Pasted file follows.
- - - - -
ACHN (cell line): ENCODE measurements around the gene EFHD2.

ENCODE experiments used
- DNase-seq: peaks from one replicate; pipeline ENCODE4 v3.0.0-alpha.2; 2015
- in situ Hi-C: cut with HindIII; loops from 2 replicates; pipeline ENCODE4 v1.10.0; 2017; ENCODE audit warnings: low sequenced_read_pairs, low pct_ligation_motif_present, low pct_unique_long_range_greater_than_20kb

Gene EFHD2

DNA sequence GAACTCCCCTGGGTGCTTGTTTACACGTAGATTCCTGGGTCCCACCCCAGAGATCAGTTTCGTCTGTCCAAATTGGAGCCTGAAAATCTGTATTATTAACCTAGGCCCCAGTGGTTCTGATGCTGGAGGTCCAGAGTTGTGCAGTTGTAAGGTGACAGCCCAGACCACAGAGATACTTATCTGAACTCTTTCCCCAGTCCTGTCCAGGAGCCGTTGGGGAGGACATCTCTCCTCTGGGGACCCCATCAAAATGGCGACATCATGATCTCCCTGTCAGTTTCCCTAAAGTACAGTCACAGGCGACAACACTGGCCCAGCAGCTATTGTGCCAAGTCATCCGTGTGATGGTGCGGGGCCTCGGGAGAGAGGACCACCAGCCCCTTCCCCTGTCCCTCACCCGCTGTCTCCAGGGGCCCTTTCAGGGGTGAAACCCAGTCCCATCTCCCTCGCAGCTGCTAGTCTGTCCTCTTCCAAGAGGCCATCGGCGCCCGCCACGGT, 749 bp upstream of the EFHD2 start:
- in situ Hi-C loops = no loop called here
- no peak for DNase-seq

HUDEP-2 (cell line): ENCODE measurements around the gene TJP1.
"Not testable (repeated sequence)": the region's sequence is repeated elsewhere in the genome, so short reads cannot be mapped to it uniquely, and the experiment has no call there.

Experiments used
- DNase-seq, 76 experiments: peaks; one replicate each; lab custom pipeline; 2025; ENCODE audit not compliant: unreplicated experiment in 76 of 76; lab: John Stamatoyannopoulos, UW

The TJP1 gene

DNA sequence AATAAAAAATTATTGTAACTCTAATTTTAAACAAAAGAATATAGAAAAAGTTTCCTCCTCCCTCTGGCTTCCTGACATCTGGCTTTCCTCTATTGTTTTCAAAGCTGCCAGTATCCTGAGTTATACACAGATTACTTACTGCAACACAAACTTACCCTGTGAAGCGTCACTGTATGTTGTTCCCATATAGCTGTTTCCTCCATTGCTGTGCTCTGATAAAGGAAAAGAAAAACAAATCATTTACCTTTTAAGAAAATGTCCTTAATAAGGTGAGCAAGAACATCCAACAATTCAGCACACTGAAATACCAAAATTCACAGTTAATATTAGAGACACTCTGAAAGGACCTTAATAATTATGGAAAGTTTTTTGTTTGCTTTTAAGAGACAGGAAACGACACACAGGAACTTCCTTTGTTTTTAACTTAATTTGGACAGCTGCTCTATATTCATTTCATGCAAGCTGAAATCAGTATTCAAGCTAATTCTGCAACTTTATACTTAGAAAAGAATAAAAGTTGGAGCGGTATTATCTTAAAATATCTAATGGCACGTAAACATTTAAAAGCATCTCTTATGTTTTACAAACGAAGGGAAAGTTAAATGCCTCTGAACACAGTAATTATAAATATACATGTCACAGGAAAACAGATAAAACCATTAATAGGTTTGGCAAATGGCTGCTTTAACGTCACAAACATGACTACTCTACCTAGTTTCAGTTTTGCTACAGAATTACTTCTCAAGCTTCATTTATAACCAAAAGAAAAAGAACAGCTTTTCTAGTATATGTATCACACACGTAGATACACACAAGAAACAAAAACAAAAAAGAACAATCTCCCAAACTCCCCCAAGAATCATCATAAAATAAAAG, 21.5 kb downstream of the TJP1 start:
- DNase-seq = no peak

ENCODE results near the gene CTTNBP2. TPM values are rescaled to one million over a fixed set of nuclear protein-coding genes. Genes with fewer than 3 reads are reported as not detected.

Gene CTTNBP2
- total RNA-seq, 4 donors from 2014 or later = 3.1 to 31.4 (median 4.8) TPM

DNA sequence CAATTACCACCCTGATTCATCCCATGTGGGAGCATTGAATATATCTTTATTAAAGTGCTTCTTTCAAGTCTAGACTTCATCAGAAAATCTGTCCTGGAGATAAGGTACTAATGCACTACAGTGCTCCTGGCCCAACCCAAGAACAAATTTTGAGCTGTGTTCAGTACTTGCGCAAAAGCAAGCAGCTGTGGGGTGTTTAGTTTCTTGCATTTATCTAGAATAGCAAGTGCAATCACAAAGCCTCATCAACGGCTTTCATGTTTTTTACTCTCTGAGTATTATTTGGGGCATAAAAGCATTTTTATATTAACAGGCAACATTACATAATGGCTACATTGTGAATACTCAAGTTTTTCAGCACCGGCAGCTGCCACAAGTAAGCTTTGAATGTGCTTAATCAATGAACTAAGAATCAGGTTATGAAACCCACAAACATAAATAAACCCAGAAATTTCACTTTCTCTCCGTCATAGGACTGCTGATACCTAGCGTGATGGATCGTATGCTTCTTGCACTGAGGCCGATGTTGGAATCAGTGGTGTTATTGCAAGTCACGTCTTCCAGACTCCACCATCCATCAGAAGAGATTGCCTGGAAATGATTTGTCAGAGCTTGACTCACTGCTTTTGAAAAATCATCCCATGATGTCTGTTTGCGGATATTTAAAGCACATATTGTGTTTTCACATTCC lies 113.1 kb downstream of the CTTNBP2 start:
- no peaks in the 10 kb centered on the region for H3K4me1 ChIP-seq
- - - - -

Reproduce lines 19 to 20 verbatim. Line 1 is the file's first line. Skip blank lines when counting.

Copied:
DNA sequence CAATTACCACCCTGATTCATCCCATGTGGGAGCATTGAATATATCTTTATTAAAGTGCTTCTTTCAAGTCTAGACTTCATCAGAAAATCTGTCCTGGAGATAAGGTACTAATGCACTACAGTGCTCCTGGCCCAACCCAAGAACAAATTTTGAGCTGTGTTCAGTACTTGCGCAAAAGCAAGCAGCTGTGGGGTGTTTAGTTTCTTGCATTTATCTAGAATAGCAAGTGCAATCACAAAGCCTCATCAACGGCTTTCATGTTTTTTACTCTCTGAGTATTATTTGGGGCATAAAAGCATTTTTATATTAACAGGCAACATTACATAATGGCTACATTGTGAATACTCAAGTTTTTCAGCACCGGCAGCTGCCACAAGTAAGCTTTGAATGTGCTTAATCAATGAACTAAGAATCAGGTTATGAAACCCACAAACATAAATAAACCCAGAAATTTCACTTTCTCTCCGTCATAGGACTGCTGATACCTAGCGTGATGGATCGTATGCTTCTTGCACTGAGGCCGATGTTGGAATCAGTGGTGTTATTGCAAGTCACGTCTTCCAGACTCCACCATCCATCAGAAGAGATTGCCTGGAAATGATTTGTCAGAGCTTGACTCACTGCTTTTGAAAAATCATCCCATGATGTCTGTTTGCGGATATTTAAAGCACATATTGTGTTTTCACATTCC lies 113.1 kb downstream of the CTTNBP2 start:
- no peaks in the 10 kb centered on the region for H3K4me1 ChIP-seq